From Washington Post Insider trading enriches and informs us, and could prevent scandals. Legalize it.

From Reason Magazine Insider Trading Is Really Common. Awesome!

Markets work best when goods are priced accurately, which in the context of stocks means that firms’ stock prices should accurately reflect their strengths and weaknesses. If a firm is involved in a giant Enron-style scam, the price should be correspondingly lower. But, of course, until the Enron fiasco was unearthed, its stock price decidedly did not reflect that it was cooking the books. That wouldn’t have happened if insider trading had been legal. The many Enron insiders who knew what was going on would have sold their shares, the price would have corrected itself and disaster might have been averted.

This is an overoptimistic assumption. The chart to scalar theory says that insider trades can theoretically be detected if the stock underperforms an index, but a sufficiently large counter-inflow from buyers in the context of hype surrounding the stock or from an underlying bull market may mask insider selling. If an insider dumps 1m million shares and and another person buys 1 million, legalized insider trading won’t necessarily reveal potential nefarious activity. Even if insiders sell everything, it may just not be enough shares to make the price fall appreciably.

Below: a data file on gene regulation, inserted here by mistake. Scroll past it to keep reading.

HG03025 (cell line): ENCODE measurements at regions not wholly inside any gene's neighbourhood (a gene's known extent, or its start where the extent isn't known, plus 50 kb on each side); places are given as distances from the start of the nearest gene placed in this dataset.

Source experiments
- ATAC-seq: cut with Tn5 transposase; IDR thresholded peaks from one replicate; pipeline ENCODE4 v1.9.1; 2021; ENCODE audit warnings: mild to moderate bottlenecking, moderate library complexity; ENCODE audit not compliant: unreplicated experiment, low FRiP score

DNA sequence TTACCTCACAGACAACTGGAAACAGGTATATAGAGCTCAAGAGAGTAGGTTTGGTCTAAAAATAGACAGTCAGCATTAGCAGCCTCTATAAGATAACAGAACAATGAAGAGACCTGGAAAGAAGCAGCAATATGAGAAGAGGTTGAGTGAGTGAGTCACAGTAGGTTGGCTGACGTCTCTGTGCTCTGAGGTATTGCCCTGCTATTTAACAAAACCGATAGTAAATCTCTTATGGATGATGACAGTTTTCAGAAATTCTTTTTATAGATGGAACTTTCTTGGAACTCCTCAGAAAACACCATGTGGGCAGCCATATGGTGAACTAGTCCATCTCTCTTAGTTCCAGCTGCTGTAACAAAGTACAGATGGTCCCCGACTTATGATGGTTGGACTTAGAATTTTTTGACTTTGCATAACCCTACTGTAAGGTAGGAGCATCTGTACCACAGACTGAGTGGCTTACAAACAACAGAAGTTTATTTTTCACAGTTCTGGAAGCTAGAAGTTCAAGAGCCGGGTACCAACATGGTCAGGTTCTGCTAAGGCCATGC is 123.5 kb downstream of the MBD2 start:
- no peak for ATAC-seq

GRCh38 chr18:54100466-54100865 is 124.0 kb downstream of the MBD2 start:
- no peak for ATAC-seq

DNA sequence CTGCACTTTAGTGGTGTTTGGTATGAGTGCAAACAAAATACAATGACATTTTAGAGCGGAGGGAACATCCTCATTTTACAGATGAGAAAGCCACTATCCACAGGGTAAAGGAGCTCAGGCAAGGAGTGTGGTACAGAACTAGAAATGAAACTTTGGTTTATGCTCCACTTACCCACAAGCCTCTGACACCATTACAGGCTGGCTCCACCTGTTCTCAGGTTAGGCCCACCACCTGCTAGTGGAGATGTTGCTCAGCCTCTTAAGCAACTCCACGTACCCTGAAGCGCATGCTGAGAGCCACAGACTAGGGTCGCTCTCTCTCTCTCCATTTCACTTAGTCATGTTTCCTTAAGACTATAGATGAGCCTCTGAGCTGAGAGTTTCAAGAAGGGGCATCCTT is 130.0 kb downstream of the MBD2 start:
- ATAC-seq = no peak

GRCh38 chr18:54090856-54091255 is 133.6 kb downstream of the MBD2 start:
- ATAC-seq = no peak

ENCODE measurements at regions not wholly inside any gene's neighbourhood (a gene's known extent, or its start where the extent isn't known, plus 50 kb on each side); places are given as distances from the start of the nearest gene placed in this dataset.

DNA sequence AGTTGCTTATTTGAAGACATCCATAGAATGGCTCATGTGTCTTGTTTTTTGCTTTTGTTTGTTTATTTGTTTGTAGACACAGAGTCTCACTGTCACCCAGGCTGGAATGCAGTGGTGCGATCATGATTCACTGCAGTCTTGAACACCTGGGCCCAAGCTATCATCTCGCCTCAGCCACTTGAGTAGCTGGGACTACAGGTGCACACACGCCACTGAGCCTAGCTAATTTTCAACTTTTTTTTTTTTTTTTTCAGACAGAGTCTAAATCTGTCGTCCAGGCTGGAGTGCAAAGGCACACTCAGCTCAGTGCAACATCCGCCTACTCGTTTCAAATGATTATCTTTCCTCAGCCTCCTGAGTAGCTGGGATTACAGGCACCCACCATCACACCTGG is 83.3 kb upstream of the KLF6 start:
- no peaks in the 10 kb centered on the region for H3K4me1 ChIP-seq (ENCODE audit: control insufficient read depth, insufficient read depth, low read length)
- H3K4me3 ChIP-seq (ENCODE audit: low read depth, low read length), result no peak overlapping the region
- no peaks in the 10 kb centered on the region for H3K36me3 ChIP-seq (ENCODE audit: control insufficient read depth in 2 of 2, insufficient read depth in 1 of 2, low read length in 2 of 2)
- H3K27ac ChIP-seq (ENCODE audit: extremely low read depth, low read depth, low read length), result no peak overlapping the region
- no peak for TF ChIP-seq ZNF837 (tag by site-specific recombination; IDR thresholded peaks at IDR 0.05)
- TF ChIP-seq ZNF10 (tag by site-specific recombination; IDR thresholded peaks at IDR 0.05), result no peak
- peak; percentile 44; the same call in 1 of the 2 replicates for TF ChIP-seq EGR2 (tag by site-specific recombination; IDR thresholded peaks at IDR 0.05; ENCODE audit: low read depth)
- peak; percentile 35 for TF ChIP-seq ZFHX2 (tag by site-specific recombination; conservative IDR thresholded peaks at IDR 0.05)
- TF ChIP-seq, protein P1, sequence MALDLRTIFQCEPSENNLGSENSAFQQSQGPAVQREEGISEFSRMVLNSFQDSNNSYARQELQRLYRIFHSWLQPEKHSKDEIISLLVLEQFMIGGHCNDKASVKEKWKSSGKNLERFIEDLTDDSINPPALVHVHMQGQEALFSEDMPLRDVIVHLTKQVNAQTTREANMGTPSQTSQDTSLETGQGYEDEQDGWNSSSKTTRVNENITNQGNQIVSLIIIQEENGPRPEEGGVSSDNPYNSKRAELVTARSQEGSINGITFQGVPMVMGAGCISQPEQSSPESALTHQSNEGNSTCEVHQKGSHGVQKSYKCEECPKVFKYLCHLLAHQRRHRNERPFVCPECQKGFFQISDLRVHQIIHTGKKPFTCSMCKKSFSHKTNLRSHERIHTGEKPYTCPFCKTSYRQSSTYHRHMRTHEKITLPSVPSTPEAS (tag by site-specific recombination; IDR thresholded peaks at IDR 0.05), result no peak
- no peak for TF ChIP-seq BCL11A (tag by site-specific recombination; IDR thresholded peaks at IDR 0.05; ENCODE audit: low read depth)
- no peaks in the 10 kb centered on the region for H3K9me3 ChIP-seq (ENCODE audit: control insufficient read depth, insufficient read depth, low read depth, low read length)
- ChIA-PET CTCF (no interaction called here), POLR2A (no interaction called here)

Let’s assume that company insiders tell friends and family and maybe even hedge funds about the impending bad news. Those newly informed individuals would do one of two things: sell the stock short and or buy put options. To an outsider, this activity would be be manifested in many ways: the stock becoming ‘hard to borrow’, elevated volume of put contracts, a steep volatility smile, put/call parity violation due to strong negative skew. But here’s the catch: there are many stocks that have these characteristics and the overwhelming majority are not frauds. In fact, there is some evidence that heavily shorted stocks can outperform the market due to the short squeeze:

So using these ‘telltale’ signs of informed trading can lead to too many false positives.

The easiest way the ‘little guy’ can avoid disaster is to buy index funds.